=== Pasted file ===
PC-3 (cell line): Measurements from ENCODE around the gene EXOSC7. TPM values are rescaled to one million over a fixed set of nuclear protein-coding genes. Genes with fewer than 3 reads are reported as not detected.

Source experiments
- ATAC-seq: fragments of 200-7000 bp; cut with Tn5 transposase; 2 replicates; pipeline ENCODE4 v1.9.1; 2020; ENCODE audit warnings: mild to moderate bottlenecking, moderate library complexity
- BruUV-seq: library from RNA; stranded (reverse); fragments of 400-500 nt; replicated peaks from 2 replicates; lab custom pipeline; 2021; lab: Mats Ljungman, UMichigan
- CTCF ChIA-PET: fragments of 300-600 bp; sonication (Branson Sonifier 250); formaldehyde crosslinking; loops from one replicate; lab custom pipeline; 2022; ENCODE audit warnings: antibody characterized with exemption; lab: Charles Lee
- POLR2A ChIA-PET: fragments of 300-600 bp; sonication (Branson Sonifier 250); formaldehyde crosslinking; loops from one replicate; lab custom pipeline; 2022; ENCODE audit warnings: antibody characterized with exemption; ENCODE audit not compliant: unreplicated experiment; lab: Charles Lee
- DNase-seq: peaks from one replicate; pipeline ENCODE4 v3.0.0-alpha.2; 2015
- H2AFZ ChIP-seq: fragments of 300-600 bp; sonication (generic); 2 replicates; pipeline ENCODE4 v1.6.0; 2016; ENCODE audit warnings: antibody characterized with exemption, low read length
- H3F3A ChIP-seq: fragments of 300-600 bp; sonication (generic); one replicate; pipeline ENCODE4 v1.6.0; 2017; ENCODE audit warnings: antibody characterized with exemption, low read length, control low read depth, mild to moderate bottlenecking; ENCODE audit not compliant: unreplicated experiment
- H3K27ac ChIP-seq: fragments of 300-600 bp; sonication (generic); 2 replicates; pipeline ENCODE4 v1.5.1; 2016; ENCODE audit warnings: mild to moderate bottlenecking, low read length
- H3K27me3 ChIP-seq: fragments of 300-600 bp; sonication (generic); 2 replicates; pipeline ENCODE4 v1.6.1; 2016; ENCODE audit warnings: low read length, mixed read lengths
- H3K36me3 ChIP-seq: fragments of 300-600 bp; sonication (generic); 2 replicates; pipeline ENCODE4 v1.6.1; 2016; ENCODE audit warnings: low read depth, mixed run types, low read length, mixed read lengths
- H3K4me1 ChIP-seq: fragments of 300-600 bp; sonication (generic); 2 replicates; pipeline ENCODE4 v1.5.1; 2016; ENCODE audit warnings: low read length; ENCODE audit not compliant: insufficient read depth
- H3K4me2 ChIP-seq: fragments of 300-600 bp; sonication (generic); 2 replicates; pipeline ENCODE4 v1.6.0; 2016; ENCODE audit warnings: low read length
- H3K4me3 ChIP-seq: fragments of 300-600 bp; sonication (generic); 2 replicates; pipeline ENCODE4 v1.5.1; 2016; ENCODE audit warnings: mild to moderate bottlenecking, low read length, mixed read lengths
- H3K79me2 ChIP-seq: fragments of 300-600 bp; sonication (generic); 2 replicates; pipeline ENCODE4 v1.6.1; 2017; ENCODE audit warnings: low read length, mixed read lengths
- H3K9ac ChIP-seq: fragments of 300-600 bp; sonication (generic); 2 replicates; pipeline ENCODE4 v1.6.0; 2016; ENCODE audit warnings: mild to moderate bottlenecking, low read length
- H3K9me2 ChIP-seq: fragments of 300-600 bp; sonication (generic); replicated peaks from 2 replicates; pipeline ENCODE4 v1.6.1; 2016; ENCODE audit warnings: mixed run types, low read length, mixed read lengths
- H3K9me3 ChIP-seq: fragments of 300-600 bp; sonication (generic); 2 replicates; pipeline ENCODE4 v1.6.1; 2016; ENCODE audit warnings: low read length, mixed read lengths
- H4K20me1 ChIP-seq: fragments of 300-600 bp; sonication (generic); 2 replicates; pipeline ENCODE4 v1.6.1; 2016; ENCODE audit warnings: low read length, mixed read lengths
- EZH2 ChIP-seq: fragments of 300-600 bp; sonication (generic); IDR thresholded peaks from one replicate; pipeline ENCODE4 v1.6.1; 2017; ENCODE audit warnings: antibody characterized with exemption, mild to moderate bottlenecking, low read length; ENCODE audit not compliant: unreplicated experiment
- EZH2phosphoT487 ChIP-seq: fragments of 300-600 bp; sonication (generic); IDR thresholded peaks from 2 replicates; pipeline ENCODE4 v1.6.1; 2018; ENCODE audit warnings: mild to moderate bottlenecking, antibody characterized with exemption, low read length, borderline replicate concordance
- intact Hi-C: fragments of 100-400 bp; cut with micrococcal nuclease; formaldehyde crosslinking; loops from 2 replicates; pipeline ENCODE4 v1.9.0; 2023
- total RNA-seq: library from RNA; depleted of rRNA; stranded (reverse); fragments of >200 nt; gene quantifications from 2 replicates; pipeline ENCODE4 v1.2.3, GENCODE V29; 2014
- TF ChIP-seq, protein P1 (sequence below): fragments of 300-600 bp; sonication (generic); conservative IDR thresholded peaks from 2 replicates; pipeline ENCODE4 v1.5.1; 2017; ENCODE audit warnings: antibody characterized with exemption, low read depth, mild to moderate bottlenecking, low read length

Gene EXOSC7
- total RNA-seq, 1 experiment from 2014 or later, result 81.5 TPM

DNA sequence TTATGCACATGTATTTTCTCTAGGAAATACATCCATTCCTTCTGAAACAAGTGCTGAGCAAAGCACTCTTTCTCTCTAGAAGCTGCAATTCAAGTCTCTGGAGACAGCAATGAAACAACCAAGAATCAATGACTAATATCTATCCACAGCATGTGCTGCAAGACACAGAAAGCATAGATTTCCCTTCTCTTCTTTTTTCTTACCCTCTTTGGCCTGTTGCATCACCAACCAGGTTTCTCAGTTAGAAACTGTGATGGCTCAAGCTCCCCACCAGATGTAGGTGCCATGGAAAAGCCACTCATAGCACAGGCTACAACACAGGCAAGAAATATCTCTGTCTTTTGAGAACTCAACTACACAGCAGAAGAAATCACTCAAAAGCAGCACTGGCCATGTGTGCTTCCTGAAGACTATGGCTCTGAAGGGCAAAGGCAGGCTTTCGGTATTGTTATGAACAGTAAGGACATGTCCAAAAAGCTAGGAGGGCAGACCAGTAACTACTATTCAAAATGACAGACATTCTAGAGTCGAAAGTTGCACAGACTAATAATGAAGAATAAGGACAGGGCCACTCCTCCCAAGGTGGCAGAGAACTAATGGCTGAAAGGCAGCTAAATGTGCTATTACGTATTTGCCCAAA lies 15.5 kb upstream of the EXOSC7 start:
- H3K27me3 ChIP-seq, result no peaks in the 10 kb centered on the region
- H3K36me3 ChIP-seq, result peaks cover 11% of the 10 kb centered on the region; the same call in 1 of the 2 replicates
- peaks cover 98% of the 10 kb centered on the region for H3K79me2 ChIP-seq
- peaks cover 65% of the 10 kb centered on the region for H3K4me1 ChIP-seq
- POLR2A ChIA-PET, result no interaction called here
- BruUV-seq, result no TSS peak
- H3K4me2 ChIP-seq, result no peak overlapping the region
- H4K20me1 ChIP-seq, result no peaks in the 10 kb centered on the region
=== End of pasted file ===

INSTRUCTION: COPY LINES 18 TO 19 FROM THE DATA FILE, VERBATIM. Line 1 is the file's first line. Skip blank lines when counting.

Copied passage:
- H3K9me2 ChIP-seq: fragments of 300-600 bp; sonication (generic); replicated peaks from 2 replicates; pipeline ENCODE4 v1.6.1; 2016; ENCODE audit warnings: mixed run types, low read length, mixed read lengths
- H3K9me3 ChIP-seq: fragments of 300-600 bp; sonication (generic); 2 replicates; pipeline ENCODE4 v1.6.1; 2016; ENCODE audit warnings: low read length, mixed read lengths